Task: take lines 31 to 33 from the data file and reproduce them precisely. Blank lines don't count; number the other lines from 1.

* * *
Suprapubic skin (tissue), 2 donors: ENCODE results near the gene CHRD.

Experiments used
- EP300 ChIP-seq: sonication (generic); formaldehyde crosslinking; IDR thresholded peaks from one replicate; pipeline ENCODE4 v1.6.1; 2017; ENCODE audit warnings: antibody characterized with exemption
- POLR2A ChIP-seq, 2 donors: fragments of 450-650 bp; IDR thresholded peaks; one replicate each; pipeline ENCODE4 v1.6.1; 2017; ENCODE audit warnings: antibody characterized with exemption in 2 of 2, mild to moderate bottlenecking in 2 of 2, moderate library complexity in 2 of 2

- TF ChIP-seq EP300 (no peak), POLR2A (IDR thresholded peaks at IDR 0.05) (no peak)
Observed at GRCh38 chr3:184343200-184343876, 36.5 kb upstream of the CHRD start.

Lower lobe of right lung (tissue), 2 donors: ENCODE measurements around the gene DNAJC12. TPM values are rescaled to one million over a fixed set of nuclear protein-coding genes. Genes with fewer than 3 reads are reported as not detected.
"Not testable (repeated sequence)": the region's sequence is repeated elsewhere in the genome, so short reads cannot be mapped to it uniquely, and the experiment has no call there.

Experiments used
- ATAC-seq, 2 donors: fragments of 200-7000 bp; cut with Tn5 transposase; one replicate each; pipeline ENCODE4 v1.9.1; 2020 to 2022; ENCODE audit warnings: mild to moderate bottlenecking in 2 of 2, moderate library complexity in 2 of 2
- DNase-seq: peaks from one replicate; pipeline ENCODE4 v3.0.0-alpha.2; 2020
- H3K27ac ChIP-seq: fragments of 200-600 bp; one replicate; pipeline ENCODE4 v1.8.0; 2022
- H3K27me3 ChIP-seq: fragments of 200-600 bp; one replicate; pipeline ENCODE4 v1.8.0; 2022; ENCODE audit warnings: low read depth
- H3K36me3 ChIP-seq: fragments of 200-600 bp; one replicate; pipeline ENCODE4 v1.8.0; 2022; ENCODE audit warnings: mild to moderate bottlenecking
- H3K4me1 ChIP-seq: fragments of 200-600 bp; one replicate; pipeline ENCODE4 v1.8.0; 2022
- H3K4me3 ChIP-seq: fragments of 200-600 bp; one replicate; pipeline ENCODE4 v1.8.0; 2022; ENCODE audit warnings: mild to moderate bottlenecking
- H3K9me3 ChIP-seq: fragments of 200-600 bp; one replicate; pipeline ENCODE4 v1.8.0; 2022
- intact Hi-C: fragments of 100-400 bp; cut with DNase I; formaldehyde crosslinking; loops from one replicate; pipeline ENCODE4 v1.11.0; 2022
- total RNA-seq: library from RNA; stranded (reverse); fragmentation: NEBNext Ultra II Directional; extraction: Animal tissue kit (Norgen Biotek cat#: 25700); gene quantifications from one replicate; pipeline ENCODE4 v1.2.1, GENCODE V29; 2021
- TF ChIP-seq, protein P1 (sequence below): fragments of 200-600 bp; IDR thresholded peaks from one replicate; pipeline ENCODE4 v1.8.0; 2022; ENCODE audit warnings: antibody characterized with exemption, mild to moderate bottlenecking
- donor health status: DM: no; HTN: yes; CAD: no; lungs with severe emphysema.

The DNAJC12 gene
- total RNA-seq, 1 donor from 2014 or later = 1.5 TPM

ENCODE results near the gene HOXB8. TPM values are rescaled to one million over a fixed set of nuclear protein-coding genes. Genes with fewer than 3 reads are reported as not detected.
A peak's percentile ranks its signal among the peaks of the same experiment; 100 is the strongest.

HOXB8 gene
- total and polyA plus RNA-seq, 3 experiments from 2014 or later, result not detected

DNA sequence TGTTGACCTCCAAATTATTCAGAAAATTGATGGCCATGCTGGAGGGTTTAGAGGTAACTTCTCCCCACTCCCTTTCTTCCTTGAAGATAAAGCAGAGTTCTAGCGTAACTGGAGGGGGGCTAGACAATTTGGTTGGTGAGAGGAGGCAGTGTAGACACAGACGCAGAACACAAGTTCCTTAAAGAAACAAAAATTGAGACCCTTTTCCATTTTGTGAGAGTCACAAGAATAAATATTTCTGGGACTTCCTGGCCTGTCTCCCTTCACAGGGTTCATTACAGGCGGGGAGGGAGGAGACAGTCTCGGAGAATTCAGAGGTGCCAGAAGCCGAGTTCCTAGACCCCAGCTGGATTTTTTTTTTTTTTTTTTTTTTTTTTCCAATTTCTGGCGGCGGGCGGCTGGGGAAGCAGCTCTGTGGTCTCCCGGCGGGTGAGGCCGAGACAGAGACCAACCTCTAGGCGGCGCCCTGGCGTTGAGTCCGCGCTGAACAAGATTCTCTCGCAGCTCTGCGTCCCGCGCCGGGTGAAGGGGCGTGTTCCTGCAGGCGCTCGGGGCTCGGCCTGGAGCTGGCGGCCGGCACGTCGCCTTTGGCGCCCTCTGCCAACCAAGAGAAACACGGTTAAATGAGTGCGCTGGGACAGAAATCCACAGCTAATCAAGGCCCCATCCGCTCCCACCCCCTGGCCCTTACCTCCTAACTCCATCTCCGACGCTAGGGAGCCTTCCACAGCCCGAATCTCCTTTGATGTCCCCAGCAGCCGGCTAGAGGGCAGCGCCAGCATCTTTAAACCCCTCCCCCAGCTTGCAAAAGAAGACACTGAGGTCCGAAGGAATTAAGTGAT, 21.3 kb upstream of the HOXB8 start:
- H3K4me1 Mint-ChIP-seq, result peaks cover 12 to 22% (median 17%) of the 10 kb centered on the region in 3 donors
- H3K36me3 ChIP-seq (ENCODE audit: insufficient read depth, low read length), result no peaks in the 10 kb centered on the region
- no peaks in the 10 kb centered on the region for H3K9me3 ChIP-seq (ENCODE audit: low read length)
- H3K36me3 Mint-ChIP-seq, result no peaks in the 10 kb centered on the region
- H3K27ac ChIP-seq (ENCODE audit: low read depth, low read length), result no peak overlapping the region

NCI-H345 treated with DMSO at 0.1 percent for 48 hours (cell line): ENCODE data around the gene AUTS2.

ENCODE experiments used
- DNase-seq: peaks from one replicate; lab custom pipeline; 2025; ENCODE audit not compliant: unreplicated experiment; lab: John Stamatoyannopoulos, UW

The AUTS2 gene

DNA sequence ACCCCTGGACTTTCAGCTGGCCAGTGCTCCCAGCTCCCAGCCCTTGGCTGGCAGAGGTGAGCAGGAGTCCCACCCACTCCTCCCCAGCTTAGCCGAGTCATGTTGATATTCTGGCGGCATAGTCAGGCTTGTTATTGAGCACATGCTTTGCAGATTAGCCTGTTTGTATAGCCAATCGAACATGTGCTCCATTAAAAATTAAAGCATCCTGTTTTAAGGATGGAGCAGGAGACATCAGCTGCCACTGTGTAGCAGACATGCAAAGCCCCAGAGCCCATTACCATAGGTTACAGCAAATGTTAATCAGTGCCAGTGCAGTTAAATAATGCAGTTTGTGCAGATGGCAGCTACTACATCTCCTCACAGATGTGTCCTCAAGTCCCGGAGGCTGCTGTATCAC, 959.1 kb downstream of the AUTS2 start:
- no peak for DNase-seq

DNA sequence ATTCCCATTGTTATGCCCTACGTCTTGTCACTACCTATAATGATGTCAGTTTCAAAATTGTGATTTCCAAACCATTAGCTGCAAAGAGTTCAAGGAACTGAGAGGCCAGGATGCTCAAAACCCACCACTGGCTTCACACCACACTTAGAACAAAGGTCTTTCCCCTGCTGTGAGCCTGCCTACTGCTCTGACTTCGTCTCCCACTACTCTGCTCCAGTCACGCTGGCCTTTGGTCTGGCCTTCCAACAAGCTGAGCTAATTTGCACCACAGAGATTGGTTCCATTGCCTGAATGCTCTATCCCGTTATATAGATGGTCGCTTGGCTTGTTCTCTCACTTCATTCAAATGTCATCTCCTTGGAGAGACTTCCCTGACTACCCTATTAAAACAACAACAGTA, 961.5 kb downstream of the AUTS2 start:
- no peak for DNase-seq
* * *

- no peaks in the 10 kb centered on the region for H3K9me3 ChIP-seq (ENCODE audit: low read length)
- H3K36me3 Mint-ChIP-seq, result no peaks in the 10 kb centered on the region
- H3K27ac ChIP-seq (ENCODE audit: low read depth, low read length), result no peak overlapping the region